Hospital and midwifery-led units

Most hospitals and midwifery-led units (MLU) have a range of facilities available such as a birthing pool, beanbags, birthing balls etc, and these can make life much easier if you have PGP as they support you in keeping active and managing your pain. One of the main aims is to remain mobile and avoid lying on your back with your legs in stirrups, which is when most strain can be put on your pelvis and seems to be the cause of more long-term problems for many women.

MLUs may be freestanding (i.e. not on a main hospital site) or alongside a main hospital unit, although they may be on a different floor from the main labour ward, also known as an obstetric unit (OU). They provide the same care for low-risk women as an OU in that a doctor will not be involved in your care, but the difference is that a doctor is not present in the MLU. The environment tends to be more homely in an MLU, and they have the facilities to deal with an emergency, but do not have access to epidurals, and should you need an emergency delivery with forceps, ventouse or by caesarean section, you would need to be transferred to an OU, usually by ambulance.

For most women at low risk of complications in labour (which is around 45% of women), MLUs offer the best outcomes for you and your baby. It is recommended in the Intrapartum Care NICE guidelines that for women who have their baby outside of hospital, there is less chance of complications which would require intervention and this is therefore a better experience for women with PGP.

Water birth can be particularly helpful for women with PGP as it allows you to move around easily and change position, as well as giving you the normal pain-relieving effects of water.

Communicate your needs
  • Make sure that the people caring for you know about your PGP and what you can and cannot do. You can use your birth plan to do this. It is a really good way of giving information to the team looking after you by describing what you can and cannot do. See our Birth plans page for guidance.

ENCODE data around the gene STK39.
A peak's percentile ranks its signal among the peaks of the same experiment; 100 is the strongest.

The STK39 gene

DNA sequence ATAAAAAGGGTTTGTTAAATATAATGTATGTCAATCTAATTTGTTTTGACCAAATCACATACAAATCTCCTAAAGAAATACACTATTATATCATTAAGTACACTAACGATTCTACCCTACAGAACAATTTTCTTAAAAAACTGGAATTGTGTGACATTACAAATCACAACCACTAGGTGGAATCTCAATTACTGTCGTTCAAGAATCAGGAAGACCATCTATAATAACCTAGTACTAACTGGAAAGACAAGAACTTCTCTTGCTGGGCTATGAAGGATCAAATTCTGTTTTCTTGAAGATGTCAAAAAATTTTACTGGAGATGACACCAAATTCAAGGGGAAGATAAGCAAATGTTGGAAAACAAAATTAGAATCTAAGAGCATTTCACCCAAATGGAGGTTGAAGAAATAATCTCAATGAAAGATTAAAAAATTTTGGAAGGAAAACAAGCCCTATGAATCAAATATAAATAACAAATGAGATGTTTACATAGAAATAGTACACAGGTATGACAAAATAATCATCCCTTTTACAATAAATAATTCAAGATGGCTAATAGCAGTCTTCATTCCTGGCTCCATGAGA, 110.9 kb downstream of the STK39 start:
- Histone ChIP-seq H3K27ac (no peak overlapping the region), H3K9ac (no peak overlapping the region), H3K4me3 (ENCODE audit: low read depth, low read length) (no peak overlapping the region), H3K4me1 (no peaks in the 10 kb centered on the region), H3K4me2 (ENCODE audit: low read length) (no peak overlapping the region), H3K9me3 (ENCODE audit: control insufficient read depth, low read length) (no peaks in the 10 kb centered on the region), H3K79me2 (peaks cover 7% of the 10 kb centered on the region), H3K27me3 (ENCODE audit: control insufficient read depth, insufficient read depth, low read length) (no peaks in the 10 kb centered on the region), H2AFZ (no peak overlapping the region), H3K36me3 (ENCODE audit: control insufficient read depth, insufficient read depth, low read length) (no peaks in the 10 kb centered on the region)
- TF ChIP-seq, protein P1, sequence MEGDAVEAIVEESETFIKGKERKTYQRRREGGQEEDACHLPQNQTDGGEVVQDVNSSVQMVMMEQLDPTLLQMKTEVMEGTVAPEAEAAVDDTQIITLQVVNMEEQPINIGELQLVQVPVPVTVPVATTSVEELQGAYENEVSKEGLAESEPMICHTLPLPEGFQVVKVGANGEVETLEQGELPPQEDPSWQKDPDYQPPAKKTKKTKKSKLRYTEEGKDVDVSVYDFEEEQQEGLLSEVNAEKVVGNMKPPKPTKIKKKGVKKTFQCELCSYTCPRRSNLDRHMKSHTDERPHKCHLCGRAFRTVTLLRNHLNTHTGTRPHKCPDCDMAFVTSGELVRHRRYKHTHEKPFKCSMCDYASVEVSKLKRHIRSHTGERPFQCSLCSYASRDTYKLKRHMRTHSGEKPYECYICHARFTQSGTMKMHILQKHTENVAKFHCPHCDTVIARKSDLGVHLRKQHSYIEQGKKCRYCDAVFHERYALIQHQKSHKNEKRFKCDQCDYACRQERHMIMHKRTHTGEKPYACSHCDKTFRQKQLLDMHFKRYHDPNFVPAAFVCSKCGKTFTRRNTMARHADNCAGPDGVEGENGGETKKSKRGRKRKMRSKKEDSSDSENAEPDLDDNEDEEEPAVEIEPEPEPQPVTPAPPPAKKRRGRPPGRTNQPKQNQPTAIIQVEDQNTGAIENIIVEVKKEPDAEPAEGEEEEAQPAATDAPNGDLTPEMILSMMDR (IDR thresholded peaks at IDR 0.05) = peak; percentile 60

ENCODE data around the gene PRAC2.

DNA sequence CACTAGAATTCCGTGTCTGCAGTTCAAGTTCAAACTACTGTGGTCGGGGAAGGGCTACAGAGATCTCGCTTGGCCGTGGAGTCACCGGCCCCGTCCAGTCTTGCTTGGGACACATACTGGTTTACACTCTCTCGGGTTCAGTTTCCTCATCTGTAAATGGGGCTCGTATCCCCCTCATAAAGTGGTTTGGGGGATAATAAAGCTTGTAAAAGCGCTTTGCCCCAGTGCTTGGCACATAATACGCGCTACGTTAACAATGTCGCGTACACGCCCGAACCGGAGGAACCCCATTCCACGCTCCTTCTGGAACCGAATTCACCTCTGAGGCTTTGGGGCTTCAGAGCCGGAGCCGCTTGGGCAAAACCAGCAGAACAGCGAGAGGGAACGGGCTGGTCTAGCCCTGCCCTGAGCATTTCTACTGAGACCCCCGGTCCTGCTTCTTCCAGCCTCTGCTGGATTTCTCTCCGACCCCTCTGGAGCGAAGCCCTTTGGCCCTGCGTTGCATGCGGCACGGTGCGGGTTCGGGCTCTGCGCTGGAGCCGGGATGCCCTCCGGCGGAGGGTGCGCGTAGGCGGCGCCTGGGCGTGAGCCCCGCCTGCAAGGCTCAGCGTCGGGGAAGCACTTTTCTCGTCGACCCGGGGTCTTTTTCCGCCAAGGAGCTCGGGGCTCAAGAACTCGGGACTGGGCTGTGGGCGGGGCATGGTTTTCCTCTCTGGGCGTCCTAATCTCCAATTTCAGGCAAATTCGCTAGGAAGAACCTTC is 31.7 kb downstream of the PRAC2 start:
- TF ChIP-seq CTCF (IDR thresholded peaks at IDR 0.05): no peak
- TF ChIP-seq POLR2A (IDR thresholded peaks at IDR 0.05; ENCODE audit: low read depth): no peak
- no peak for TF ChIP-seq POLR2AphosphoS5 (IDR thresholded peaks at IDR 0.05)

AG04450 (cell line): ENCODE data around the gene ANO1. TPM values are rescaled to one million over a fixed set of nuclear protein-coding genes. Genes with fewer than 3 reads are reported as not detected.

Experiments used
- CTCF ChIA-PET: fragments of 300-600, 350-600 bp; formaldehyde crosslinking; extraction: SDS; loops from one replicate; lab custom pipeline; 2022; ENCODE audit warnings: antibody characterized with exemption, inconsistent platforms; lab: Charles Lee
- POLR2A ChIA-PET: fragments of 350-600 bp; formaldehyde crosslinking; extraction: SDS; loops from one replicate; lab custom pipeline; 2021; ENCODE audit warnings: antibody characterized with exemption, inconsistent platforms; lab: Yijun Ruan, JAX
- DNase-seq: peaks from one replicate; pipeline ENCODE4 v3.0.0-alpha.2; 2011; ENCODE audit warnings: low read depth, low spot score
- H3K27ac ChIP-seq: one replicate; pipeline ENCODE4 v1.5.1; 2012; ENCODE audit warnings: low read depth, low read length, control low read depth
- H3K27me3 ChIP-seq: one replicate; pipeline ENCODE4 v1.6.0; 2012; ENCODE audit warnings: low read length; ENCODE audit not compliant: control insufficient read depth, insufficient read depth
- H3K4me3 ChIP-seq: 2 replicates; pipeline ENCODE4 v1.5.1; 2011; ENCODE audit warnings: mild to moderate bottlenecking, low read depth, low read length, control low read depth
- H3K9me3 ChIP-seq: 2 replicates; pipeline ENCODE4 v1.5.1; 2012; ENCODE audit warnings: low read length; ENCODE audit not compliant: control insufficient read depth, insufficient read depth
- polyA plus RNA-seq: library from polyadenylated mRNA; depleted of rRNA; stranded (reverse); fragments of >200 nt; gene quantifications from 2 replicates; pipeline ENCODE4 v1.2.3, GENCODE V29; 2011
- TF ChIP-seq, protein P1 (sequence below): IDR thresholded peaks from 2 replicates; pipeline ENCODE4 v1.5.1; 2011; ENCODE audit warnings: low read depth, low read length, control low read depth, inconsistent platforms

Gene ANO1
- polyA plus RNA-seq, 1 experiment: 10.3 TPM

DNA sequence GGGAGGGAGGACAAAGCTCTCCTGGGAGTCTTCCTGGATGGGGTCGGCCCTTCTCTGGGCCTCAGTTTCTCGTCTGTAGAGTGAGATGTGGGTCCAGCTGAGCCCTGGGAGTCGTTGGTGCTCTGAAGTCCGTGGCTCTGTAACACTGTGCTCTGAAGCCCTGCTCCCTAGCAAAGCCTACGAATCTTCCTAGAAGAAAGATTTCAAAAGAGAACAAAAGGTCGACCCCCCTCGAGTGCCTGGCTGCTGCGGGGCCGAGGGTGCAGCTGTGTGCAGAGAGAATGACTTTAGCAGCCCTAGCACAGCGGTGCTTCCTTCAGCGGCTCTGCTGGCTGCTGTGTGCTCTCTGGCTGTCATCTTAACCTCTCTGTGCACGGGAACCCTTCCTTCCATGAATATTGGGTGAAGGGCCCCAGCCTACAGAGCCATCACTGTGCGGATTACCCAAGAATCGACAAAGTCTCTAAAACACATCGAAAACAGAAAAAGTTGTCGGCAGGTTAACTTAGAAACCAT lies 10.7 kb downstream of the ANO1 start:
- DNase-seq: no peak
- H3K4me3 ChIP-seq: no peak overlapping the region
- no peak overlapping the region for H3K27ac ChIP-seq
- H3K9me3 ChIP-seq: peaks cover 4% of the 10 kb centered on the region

• When you arrive at the MLU or labour ward, tell the midwife that you will need extra help on the ward. You should be offered a room with en-suite facilities if one is available. Mention that you need an adjustable bed and cot, and any other equipment you need. Don’t forget your crutches if you have them, as distances on the ward tend to be much greater than at home.
  • Let the housekeeping staff know that you cannot collect your food from another room; they will then bring it to your room. Write your order on the menu form each day. If anyone is awkward or unhelpful about this, do not take it personally. Wait for someone else to come along. Taking proper care of yourself now should reduce further damage to your pelvis and should speed up your recovery.
  • Ask to have a bedside cot and an adjustable bed for when you return to the ward. The cot is bolted to the bed and makes it easier to get your baby out, especially if you’ve had a caesarean section. There may also be adjustable-height cots available so try asking to be given one of these. Alternatively, ask for a side to be put on your bed (a cot side) so that you can have the baby in bed with you safely.
  • Ask to see the physiotherapist while you are in hospital, so that he/she is aware you are there and can raise the awareness of the midwives caring for you (unfortunately, in most hospitals the physiotherapists are not available at weekends). Also, it may be an opportunity to see an occupational therapist (OT) if you have not already done so and ask for some equipment/advice.
  • Make sure you are given enough pain relief and that it is administered regularly so that you are comfortable. This is particularly important after you have had your baby. Beware that pain relief masks pain (which sounds obvious) and that you should therefore be wary about rushing about doing more until you have stopped taking pain relief and are confident that you really are pain-free. Otherwise you may irritate your joints and not discover this until you reduce your pain relief.
Going home
  • Your community midwife, GP and health visitor should receive a discharge letter communicating your condition and needs.
  • The hospital or MLU midwife will discuss your care needs before discharge.
  • The community midwife will continue your care at home.
  • The doctor and midwife should review your pain relief and arrange adequate medication to take home with you.
  • A follow-up appointment for the physiotherapist should be arranged as necessary.

Content reviewed and updated in 2017.

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The Pelvic Partnership consists of volunteers who have had Pelvic Girdle Pain (PGP) and wish to support other women. We aim to pass on information based on both research and the experience of other women with PGP. We are not medical professionals and cannot offer medical advice and the information we provide should not take the place of advice and guidance from your own health-care providers. Material on this site is provided for information and support purposes only.

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